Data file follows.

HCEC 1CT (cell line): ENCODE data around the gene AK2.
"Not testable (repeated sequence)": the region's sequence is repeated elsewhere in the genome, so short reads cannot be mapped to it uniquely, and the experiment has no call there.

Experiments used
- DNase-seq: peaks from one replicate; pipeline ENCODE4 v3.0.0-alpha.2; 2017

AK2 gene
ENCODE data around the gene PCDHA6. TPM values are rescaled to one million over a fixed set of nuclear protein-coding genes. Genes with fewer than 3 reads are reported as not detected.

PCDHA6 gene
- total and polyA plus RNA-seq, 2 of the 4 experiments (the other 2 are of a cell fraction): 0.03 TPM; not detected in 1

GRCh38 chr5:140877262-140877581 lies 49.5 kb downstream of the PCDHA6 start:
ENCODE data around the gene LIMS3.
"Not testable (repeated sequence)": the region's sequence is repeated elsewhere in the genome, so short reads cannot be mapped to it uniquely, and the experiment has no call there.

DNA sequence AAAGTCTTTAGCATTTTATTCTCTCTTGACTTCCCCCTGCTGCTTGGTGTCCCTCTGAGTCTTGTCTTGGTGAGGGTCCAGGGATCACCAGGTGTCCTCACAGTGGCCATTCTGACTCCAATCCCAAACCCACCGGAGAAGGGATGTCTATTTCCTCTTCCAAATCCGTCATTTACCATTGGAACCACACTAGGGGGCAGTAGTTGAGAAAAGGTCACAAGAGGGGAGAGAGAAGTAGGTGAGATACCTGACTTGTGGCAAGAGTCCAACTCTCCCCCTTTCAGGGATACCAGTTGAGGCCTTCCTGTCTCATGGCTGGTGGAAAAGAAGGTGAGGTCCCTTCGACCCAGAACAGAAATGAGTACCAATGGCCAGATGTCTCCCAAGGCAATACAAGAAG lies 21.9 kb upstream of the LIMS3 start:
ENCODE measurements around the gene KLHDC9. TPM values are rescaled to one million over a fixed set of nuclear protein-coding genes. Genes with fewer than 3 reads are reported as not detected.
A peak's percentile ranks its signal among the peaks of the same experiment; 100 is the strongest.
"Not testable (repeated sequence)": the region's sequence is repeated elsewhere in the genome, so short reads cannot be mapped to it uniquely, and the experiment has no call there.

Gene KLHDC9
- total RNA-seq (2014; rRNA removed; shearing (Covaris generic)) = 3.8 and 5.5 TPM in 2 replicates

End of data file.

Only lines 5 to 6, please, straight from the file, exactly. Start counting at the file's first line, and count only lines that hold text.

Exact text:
AK2 gene
ENCODE data around the gene PCDHA6. TPM values are rescaled to one million over a fixed set of nuclear protein-coding genes. Genes with fewer than 3 reads are reported as not detected.